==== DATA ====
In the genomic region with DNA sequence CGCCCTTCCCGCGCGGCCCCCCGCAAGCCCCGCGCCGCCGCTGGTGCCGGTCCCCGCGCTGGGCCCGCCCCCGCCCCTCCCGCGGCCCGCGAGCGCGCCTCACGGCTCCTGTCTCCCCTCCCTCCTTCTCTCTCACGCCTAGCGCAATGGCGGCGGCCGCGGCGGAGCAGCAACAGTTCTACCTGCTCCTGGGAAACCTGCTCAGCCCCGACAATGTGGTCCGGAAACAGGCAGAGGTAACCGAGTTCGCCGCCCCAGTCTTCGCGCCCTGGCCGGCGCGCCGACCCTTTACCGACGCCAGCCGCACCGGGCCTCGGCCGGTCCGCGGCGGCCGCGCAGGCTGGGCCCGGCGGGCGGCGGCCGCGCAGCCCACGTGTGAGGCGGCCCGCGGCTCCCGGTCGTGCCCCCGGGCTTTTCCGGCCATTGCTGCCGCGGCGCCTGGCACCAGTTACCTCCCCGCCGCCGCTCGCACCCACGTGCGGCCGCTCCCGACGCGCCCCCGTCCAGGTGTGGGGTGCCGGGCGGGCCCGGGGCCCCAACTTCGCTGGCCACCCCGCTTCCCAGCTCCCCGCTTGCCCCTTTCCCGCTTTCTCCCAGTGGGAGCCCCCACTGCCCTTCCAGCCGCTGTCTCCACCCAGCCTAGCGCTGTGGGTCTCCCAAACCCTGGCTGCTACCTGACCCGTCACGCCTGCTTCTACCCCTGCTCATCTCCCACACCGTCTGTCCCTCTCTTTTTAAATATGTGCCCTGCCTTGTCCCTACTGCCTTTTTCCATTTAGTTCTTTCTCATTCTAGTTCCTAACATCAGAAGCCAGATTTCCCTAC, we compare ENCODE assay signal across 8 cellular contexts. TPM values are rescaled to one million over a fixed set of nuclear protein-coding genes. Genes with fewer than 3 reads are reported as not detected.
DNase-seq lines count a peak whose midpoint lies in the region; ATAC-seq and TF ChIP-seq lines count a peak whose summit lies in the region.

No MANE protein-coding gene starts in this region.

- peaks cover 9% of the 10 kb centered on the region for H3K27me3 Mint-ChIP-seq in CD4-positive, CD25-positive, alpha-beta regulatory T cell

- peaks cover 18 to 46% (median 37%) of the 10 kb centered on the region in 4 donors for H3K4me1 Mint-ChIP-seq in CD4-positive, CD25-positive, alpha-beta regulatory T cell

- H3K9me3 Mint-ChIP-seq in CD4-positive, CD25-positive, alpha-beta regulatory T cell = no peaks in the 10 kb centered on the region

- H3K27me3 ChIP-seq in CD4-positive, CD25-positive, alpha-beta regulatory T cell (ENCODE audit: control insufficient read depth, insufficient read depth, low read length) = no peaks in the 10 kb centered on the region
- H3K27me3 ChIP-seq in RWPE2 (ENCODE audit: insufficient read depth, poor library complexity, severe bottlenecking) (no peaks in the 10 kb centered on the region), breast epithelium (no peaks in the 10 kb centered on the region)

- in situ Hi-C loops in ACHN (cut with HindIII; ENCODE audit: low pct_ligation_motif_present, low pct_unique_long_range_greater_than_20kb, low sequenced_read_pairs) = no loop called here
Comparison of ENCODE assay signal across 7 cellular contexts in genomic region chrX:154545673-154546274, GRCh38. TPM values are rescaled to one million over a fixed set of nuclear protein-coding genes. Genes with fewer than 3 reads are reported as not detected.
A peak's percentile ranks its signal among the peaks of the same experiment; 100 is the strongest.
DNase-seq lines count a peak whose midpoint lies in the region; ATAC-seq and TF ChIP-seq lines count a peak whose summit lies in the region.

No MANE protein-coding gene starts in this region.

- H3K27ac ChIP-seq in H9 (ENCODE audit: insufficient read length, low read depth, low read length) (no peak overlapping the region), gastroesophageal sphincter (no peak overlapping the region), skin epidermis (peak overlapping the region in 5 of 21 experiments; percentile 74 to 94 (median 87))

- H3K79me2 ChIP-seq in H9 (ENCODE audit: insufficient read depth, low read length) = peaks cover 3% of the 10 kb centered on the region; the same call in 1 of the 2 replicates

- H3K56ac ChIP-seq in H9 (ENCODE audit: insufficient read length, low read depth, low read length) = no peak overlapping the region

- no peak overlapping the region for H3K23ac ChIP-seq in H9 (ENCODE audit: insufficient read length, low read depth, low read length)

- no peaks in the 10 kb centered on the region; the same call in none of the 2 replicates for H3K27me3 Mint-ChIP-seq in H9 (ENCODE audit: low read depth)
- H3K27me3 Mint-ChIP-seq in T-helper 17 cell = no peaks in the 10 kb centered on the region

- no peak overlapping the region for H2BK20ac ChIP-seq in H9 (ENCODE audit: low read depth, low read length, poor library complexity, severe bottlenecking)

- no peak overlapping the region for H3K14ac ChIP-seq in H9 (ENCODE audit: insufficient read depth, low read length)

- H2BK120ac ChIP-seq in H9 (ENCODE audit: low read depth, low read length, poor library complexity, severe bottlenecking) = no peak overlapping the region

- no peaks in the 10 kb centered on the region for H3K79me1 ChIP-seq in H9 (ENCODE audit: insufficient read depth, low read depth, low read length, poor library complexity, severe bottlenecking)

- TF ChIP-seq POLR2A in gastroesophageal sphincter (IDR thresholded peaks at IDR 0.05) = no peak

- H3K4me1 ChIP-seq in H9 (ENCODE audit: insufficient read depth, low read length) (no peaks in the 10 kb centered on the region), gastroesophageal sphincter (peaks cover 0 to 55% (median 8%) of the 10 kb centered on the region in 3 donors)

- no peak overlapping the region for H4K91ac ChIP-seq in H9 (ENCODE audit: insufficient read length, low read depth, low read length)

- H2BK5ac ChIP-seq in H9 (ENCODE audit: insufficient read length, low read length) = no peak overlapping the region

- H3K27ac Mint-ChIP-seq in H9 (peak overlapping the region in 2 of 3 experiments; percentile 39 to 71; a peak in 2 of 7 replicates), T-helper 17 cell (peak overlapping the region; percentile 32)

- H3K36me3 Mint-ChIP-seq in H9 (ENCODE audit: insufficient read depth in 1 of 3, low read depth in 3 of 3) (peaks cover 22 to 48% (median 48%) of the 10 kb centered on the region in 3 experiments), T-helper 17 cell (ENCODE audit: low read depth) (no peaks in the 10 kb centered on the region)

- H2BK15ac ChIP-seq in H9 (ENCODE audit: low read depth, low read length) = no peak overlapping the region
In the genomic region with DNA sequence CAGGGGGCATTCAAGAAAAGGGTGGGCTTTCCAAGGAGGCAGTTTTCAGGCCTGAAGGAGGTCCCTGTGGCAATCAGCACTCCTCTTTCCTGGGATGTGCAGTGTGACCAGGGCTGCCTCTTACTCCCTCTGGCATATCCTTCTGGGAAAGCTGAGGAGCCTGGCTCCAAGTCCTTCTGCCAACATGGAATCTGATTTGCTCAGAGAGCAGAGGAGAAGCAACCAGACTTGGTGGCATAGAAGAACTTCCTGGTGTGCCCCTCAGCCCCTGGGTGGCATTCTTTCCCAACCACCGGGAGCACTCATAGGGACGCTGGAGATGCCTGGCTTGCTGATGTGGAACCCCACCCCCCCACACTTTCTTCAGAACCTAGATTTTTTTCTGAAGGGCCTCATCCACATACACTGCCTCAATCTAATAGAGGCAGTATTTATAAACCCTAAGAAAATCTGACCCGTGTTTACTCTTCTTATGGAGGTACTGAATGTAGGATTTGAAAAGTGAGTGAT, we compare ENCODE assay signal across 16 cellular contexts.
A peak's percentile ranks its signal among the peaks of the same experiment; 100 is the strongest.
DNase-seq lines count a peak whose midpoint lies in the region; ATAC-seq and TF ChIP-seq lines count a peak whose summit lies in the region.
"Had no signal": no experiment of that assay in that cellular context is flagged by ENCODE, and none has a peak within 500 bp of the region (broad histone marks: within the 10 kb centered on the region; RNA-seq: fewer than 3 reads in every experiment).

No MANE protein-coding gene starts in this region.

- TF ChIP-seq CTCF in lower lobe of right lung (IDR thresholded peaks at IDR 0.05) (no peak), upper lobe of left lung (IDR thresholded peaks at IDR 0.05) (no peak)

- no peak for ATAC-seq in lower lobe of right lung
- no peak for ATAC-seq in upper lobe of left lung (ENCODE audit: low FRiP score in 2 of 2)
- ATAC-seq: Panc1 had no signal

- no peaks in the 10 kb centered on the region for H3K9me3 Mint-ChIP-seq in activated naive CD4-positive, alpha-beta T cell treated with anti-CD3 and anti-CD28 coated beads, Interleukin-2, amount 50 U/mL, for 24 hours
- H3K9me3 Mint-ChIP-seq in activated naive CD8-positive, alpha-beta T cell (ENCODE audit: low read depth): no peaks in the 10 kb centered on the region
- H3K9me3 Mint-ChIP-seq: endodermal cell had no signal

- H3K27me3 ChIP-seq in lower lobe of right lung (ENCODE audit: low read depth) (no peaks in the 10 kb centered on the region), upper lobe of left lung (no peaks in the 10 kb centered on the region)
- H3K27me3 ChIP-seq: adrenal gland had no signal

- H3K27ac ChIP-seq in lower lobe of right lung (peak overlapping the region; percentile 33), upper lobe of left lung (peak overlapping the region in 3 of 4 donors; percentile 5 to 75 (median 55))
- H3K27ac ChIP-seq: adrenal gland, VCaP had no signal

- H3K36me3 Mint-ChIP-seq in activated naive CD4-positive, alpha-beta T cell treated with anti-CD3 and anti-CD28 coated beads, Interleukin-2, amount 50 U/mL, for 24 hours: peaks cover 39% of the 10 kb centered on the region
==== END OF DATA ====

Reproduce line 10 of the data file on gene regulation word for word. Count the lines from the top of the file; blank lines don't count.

Comparison of ENCODE assay signal across 7 cellular contexts in genomic region chrX:154545673-154546274, GRCh38. TPM values are rescaled to one million over a fixed set of nuclear protein-coding genes. Genes with fewer than 3 reads are reported as not detected.